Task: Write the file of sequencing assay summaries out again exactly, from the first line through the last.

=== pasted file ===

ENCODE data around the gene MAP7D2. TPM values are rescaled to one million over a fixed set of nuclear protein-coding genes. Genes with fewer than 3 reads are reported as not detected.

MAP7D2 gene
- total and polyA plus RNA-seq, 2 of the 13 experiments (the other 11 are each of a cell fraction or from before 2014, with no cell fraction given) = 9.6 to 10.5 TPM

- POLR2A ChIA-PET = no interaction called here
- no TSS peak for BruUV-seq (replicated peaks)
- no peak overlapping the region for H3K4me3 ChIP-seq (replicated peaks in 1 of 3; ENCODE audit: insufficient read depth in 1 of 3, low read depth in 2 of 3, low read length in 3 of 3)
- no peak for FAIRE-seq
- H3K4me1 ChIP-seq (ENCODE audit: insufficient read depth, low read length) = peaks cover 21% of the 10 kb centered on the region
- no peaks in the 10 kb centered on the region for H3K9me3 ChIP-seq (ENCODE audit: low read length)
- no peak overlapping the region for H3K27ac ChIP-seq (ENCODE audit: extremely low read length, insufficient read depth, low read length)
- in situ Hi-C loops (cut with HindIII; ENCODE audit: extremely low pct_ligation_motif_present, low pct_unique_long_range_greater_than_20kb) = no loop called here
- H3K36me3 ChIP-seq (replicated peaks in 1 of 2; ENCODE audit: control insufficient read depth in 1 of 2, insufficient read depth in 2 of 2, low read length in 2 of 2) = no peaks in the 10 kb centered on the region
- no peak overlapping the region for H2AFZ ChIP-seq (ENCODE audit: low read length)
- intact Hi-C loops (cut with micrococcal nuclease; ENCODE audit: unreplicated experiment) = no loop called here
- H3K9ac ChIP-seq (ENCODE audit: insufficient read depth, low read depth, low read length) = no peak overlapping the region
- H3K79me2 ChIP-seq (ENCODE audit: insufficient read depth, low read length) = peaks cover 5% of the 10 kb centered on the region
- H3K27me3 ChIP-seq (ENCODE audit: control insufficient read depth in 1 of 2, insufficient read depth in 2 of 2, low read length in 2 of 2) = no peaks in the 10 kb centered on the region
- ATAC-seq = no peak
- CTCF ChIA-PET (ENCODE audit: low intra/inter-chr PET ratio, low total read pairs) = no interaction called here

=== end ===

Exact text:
ENCODE data around the gene MAP7D2. TPM values are rescaled to one million over a fixed set of nuclear protein-coding genes. Genes with fewer than 3 reads are reported as not detected.

MAP7D2 gene
- total and polyA plus RNA-seq, 2 of the 13 experiments (the other 11 are each of a cell fraction or from before 2014, with no cell fraction given) = 9.6 to 10.5 TPM

- POLR2A ChIA-PET = no interaction called here
- no TSS peak for BruUV-seq (replicated peaks)
- no peak overlapping the region for H3K4me3 ChIP-seq (replicated peaks in 1 of 3; ENCODE audit: insufficient read depth in 1 of 3, low read depth in 2 of 3, low read length in 3 of 3)
- no peak for FAIRE-seq
- H3K4me1 ChIP-seq (ENCODE audit: insufficient read depth, low read length) = peaks cover 21% of the 10 kb centered on the region
- no peaks in the 10 kb centered on the region for H3K9me3 ChIP-seq (ENCODE audit: low read length)
- no peak overlapping the region for H3K27ac ChIP-seq (ENCODE audit: extremely low read length, insufficient read depth, low read length)
- in situ Hi-C loops (cut with HindIII; ENCODE audit: extremely low pct_ligation_motif_present, low pct_unique_long_range_greater_than_20kb) = no loop called here
- H3K36me3 ChIP-seq (replicated peaks in 1 of 2; ENCODE audit: control insufficient read depth in 1 of 2, insufficient read depth in 2 of 2, low read length in 2 of 2) = no peaks in the 10 kb centered on the region
- no peak overlapping the region for H2AFZ ChIP-seq (ENCODE audit: low read length)
- intact Hi-C loops (cut with micrococcal nuclease; ENCODE audit: unreplicated experiment) = no loop called here
- H3K9ac ChIP-seq (ENCODE audit: insufficient read depth, low read depth, low read length) = no peak overlapping the region
- H3K79me2 ChIP-seq (ENCODE audit: insufficient read depth, low read length) = peaks cover 5% of the 10 kb centered on the region
- H3K27me3 ChIP-seq (ENCODE audit: control insufficient read depth in 1 of 2, insufficient read depth in 2 of 2, low read length in 2 of 2) = no peaks in the 10 kb centered on the region
- ATAC-seq = no peak
- CTCF ChIA-PET (ENCODE audit: low intra/inter-chr PET ratio, low total read pairs) = no interaction called here